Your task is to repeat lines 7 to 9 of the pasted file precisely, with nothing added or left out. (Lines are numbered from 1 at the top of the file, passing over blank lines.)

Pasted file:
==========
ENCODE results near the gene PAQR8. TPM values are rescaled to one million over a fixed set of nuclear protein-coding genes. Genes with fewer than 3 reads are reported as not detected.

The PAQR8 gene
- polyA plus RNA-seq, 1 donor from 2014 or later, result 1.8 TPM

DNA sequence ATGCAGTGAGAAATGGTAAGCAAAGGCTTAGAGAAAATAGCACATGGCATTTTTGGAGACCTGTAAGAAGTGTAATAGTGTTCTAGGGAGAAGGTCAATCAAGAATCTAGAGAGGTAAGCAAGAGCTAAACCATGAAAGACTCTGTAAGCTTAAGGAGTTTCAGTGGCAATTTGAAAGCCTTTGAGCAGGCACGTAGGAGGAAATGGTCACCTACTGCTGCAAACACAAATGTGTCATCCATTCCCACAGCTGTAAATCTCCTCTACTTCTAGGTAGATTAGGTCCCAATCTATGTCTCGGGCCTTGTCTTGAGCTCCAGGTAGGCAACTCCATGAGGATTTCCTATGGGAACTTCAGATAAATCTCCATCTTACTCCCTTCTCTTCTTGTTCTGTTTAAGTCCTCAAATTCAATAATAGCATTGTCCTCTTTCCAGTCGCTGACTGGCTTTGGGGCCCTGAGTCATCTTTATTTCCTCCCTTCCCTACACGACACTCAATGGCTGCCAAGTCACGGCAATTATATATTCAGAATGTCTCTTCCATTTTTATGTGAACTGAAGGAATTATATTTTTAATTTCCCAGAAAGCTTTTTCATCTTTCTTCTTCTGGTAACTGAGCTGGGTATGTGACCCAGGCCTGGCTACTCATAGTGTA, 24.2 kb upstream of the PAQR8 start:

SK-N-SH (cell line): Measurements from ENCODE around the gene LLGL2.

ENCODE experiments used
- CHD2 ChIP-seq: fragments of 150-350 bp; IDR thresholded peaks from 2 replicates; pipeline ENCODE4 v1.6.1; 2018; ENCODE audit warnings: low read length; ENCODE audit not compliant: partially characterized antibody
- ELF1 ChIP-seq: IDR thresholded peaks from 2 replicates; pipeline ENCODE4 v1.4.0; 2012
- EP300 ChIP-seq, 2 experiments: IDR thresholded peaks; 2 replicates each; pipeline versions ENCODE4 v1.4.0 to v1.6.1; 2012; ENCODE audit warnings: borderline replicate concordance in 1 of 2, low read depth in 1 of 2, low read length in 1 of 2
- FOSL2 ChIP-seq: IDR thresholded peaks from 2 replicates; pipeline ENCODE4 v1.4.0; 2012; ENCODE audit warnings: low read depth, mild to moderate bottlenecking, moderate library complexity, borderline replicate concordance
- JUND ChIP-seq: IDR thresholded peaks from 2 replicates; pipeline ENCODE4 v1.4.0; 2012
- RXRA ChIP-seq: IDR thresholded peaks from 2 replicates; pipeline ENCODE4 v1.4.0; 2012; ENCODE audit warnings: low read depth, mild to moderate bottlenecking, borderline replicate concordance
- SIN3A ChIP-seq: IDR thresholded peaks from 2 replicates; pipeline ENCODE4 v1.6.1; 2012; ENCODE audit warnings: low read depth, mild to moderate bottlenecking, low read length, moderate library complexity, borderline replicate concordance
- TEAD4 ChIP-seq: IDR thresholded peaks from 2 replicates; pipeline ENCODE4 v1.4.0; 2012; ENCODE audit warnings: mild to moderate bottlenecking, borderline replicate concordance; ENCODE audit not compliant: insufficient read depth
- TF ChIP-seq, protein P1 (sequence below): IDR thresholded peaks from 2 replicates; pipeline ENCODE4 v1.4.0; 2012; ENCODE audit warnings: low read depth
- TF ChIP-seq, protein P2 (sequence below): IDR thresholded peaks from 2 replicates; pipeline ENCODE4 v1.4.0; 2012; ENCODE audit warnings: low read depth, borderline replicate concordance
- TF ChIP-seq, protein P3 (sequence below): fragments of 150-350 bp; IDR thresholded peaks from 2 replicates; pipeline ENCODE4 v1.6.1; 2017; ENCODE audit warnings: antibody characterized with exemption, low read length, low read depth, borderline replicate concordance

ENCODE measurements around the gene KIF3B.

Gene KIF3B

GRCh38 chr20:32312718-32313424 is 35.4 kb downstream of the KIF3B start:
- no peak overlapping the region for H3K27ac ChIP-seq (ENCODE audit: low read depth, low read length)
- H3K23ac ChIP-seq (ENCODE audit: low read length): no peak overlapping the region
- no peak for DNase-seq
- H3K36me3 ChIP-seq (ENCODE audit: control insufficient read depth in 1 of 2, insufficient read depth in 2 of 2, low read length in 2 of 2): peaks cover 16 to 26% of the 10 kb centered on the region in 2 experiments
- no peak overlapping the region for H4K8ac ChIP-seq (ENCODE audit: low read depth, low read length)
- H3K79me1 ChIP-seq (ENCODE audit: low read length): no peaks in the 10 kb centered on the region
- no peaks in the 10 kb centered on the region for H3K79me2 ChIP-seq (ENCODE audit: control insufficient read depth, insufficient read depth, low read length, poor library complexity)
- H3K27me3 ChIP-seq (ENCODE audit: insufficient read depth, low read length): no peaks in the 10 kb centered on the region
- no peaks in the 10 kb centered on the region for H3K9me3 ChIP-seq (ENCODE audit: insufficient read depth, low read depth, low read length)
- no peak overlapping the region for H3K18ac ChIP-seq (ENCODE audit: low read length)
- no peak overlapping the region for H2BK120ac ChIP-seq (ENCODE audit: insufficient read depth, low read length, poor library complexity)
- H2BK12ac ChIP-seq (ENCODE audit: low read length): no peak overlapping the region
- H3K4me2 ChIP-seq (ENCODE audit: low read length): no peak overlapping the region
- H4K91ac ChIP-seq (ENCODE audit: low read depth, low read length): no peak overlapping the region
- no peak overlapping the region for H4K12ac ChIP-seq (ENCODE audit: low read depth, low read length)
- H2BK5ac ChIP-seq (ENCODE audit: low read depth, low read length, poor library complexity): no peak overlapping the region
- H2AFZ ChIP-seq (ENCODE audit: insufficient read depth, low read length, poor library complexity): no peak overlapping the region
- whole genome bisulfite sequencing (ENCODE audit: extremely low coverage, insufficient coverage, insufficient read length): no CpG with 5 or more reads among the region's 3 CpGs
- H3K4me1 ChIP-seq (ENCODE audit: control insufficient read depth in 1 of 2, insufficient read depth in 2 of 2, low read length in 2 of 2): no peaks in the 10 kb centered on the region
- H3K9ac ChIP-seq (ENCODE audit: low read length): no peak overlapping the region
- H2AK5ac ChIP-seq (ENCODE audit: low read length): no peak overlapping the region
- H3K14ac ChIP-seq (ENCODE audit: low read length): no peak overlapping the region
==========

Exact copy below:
- CHD2 ChIP-seq: fragments of 150-350 bp; IDR thresholded peaks from 2 replicates; pipeline ENCODE4 v1.6.1; 2018; ENCODE audit warnings: low read length; ENCODE audit not compliant: partially characterized antibody
- ELF1 ChIP-seq: IDR thresholded peaks from 2 replicates; pipeline ENCODE4 v1.4.0; 2012
- EP300 ChIP-seq, 2 experiments: IDR thresholded peaks; 2 replicates each; pipeline versions ENCODE4 v1.4.0 to v1.6.1; 2012; ENCODE audit warnings: borderline replicate concordance in 1 of 2, low read depth in 1 of 2, low read length in 1 of 2